Grab the rabbit from its neck or ears to remove it from the cage and then hold it from its hind legs. We are looking to dispatch the rabbit with the least amount of pain and in the most humane way. Stunning the rabbit simply knocks it unconscious and is the best way to do it.

To stun the rabbit, hit it hard (I mean hard) in the back of its neck right behind the ears. Now we want to work fast to disconnect the cervical vertebrae and kill the rabbit before it wakes up. Place the rabbit on the ground, place the stick horizontally over the neck, step on one end of the stick and hold the rabbit’s hind legs. Then pull to disconnect the vertebrae and the rabbit is gone. This is seriously the hardest part. From here on out it’s easy cleaning.

Step two – hanging the rabbit and removing the head. In the tools section, when I mentioned a hanging tool, I meant something that will hold the rabbit in the position that it is in the picture above. Hanging from the back legs, head down. You can purchase one of those or you can weld something similar yourself or you can simply hang your rabbit by two strings. It doesn’t matter.

Once the rabbit is hanging the first thing we do is go ahead and remove the head. There is a gap in the bones there because of the way we dispatched the rabbit so a knife will do it. The head can go to the dog or the cat, you can bury it in the garden, or you can throw it in the woods for the other animals to enjoy.

Step three – skinning the rabbit. Place the butchering knife right under the joint and cut the skin around the leg. You have to be very careful here because rabbit skin is very very thin. Go slow and cut around the leg, try not to cut the meat or the tendon that is in the back of the leg, just the skin.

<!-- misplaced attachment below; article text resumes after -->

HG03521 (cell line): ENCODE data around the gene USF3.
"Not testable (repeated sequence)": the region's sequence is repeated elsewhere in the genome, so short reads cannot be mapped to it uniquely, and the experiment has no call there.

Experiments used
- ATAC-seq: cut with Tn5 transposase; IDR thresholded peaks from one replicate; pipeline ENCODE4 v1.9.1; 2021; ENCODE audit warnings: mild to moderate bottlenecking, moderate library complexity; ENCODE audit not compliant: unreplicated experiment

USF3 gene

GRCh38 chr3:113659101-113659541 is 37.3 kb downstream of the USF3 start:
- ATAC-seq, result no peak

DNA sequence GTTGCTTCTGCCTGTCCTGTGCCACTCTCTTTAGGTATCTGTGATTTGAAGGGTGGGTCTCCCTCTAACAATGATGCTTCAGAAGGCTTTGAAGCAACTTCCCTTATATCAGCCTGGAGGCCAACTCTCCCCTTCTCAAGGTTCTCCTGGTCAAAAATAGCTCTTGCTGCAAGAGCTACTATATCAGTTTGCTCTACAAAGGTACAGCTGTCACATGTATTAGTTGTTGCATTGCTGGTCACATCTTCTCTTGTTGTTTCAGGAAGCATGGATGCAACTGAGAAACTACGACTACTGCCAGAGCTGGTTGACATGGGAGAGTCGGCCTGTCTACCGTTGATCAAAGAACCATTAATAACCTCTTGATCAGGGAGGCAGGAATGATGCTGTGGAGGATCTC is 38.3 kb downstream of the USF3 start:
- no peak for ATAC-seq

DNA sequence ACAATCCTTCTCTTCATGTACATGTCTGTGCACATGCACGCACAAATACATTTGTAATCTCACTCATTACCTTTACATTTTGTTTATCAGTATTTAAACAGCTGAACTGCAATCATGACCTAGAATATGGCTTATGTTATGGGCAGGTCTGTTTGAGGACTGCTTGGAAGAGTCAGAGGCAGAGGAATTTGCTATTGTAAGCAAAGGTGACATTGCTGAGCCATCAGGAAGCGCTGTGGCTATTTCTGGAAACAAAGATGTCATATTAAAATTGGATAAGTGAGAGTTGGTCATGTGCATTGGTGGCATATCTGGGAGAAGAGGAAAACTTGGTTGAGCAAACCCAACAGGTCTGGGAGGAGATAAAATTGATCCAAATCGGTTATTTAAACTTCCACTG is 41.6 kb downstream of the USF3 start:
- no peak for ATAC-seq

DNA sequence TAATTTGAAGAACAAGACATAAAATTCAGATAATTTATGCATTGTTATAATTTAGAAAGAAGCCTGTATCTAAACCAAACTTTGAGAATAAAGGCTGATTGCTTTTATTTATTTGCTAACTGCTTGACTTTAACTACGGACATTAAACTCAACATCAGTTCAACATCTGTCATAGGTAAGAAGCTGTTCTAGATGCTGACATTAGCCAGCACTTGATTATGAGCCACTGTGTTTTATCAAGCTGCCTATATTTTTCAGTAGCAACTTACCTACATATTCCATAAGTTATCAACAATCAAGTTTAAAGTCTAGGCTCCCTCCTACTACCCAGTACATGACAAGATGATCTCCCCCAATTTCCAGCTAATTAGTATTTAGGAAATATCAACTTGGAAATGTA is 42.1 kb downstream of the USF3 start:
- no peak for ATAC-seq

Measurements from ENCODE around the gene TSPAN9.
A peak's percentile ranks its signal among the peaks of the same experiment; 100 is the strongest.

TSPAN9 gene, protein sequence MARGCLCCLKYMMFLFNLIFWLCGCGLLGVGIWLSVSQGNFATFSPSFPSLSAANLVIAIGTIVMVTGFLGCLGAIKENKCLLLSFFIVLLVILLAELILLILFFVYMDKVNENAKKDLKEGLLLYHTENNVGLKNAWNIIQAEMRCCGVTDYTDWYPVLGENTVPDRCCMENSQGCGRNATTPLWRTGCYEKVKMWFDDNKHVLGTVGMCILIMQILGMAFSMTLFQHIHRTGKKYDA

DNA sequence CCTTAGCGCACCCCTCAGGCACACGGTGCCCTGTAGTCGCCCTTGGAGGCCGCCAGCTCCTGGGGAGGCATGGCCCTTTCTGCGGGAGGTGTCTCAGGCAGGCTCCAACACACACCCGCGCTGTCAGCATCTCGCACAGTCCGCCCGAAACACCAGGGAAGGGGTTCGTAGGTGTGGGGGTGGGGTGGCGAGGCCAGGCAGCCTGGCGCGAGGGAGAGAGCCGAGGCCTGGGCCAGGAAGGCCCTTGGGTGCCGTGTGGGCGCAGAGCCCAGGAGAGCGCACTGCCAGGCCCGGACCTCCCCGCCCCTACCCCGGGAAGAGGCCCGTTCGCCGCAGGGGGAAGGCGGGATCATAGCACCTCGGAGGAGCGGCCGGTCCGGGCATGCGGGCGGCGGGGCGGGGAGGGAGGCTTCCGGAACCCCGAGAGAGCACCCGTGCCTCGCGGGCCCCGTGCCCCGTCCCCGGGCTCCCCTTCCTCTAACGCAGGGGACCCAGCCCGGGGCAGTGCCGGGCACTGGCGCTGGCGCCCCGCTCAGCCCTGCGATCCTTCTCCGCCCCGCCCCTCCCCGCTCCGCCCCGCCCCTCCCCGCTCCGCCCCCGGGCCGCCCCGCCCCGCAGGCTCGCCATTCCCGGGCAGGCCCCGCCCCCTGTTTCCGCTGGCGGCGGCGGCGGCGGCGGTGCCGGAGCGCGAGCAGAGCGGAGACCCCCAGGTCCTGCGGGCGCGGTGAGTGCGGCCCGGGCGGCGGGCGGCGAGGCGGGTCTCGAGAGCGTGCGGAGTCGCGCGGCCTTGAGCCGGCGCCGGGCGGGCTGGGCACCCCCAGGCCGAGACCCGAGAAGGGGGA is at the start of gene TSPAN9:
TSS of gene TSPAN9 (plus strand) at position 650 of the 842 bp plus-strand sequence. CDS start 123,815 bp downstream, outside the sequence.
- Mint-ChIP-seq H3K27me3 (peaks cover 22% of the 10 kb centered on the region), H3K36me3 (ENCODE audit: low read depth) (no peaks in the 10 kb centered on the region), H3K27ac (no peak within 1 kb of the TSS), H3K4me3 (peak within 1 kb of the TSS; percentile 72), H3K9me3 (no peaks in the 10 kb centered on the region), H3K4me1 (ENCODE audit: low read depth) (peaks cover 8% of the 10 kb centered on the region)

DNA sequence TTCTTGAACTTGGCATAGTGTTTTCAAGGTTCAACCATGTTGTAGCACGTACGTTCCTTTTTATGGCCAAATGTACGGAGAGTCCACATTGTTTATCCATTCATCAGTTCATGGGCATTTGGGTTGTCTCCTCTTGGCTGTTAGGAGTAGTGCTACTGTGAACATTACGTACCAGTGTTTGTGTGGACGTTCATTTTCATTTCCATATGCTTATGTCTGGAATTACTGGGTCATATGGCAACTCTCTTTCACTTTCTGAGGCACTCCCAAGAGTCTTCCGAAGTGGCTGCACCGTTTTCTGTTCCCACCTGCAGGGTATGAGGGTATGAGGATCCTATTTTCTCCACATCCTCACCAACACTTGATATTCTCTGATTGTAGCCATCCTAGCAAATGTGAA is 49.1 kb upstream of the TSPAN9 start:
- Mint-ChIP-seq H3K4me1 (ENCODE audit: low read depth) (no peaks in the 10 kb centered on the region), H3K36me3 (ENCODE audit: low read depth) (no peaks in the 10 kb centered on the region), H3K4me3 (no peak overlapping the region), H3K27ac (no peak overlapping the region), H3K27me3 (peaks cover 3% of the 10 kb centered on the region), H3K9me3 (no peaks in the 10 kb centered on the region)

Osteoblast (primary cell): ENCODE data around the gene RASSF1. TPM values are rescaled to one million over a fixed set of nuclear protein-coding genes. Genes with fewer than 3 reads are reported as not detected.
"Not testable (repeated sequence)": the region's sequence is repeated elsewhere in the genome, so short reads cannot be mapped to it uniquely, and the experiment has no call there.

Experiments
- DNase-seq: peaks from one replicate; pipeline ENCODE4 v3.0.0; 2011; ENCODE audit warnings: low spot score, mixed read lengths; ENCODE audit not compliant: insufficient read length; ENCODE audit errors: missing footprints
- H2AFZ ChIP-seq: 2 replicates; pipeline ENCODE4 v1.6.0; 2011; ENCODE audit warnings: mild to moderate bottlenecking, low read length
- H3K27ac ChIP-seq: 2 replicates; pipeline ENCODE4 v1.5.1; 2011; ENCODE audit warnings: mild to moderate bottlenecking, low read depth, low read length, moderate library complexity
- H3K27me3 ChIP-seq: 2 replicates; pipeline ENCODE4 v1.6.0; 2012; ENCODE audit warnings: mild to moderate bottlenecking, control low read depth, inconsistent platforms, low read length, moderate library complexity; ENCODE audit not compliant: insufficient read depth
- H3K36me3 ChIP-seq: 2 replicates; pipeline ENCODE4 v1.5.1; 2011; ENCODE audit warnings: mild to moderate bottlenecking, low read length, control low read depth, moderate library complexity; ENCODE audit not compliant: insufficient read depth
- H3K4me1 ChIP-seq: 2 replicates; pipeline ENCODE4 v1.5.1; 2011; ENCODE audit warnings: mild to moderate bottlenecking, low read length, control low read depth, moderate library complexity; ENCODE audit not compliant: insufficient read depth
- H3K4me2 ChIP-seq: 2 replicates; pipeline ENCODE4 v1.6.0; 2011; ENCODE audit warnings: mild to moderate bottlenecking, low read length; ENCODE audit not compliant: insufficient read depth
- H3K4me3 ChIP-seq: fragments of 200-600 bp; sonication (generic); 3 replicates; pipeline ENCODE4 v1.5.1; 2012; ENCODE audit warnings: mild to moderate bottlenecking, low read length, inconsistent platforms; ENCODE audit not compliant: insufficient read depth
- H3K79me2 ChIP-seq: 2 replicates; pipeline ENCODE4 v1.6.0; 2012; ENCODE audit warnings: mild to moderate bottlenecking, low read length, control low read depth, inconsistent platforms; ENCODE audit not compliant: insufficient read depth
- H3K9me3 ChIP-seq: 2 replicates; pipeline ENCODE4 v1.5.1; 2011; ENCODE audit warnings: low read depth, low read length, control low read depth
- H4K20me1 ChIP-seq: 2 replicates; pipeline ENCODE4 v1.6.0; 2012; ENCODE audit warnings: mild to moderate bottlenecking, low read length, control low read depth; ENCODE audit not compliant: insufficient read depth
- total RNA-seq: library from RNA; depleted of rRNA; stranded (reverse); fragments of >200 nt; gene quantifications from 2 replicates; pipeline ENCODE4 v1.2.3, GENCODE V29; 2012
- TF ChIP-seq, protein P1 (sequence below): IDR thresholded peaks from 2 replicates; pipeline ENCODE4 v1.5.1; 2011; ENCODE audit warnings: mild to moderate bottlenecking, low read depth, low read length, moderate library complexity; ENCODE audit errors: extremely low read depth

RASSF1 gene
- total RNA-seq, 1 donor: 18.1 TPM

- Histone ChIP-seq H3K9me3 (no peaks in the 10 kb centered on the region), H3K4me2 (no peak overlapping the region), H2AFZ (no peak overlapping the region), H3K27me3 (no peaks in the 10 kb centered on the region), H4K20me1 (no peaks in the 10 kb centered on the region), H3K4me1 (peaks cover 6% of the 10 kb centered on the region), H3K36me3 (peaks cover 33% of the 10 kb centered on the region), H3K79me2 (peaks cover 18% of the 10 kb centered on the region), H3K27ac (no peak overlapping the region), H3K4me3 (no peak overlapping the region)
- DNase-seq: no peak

After you cut the skin in a circle around each leg right under the join, slit the skin on the inside of the legs in a V shape from each of your cuts toward the anus and around it. Then start peeling the skin with your hands from the legs and pull it down the body of the rabbit. It will come off easily. You can keep the rabbit pelt and tan it if you like or do the same as we did with the head (here is how to tan a rabbit hide tutorial if you are interested).

Next, we need to remove the front feet. This is easily done by clipping them with the shears. The bones are thin and there isn’t much meat on the front legs anyway, so there isn’t much to be concerned about. Simply clip the lower part of the leg off.

Step four – remove the bladder. Start at the top, right between the hind legs, and cut the abdomen open. Work with the blade of the knife pointing out toward you and be very careful not to cut the intestines. You can insert two fingers into the rabbit’s abdomen and position them on both sides of the knife. Use your fingers to pull the flesh away from the guts and guide the knife down the abdomen.

Let everything hang there for a minute and first go for the bladder which is that yellow sack. You want to remove that first so you don’t end up with urine all over your meat. Hold it with two fingers and cut it right off to remove it. If it happens and the bladder pops, the urine won’t ruin the meat. You can simply wash it off.

Step five – free the intestines. The intestines are still hanging there and since we want to remove everything at once without cutting into the intestines we have to free the end of the intestines which, of course, is connected to the anus. In order to do that, you want to break the bone that is right between the two hind legs, cut around the anus, and remove the intestines as one piece.